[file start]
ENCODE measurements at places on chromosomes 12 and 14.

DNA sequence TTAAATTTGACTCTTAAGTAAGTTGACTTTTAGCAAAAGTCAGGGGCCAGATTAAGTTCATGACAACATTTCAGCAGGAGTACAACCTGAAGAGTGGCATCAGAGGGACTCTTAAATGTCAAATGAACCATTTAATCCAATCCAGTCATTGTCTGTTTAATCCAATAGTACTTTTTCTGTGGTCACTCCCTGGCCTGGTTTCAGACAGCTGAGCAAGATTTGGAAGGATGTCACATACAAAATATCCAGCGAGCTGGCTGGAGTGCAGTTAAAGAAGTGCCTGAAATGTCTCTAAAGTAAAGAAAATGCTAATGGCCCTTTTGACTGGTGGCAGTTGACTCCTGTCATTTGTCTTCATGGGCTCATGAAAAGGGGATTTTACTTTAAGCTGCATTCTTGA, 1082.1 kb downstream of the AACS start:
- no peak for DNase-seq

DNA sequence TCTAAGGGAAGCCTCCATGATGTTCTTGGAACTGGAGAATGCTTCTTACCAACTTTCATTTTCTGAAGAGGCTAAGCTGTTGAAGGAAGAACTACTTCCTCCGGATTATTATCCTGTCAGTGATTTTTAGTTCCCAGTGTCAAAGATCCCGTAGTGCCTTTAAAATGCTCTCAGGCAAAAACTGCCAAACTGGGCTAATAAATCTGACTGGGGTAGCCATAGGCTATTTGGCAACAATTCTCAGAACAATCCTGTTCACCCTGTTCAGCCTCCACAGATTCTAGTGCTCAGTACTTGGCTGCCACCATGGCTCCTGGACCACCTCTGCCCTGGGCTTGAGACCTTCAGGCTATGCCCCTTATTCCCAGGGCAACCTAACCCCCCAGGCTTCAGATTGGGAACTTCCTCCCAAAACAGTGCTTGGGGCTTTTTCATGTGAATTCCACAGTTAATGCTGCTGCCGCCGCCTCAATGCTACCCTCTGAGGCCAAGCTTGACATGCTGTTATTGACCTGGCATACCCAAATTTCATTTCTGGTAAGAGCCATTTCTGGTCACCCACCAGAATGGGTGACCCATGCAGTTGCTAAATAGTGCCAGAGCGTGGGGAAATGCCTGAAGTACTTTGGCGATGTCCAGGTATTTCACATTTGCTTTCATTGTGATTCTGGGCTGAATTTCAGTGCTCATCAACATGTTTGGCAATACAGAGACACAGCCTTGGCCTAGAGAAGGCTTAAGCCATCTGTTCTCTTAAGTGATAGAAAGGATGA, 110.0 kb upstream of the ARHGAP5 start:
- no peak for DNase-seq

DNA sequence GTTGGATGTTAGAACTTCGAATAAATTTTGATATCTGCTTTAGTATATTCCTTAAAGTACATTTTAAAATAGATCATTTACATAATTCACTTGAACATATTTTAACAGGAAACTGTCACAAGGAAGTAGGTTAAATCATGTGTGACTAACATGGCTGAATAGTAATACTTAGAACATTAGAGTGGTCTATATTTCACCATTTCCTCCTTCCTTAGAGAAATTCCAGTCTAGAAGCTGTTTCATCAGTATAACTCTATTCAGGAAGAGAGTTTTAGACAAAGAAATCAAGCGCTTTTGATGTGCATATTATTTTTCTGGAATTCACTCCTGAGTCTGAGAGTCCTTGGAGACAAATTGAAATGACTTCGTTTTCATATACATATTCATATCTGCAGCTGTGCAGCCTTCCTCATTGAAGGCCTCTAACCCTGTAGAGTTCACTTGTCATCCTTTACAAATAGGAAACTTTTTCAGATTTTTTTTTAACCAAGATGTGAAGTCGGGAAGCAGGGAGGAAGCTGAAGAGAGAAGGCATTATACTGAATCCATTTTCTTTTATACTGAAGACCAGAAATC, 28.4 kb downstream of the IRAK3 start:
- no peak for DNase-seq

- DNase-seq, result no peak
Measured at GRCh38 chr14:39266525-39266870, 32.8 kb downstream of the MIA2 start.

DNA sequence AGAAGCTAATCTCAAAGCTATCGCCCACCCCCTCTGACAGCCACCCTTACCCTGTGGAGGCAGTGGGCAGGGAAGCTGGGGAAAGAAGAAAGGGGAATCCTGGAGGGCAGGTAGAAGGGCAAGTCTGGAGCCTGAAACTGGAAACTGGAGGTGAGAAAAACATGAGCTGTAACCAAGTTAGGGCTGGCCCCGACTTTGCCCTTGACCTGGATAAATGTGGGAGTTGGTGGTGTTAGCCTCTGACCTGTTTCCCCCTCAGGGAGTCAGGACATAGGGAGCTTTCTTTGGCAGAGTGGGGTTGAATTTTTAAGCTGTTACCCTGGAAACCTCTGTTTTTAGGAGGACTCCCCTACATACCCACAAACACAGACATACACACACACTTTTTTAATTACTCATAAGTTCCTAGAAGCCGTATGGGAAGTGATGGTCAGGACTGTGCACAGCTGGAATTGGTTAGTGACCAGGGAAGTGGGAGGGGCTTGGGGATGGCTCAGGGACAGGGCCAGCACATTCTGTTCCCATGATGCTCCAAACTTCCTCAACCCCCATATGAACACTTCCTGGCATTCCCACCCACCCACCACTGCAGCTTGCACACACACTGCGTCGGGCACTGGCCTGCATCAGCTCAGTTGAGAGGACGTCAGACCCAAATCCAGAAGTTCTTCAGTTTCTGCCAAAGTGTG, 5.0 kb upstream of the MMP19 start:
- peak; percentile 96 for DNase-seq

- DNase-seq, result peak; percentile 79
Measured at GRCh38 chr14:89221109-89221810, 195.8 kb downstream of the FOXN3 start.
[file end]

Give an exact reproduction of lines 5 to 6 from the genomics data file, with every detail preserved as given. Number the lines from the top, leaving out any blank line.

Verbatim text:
- no peak for DNase-seq

DNA sequence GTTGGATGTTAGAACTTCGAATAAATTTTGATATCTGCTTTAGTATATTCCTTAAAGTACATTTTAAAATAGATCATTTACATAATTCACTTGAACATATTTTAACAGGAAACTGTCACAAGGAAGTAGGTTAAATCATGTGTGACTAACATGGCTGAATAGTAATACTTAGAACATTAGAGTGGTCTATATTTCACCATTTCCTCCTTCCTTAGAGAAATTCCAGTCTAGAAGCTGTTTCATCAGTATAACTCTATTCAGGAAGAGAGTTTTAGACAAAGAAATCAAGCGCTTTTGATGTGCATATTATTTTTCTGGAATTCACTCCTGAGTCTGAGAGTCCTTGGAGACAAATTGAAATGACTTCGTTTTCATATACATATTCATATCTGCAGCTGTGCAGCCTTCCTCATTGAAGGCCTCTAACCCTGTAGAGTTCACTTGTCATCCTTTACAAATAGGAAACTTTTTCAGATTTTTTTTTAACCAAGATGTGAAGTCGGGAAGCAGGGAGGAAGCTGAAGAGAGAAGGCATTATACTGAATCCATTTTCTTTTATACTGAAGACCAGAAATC, 28.4 kb downstream of the IRAK3 start: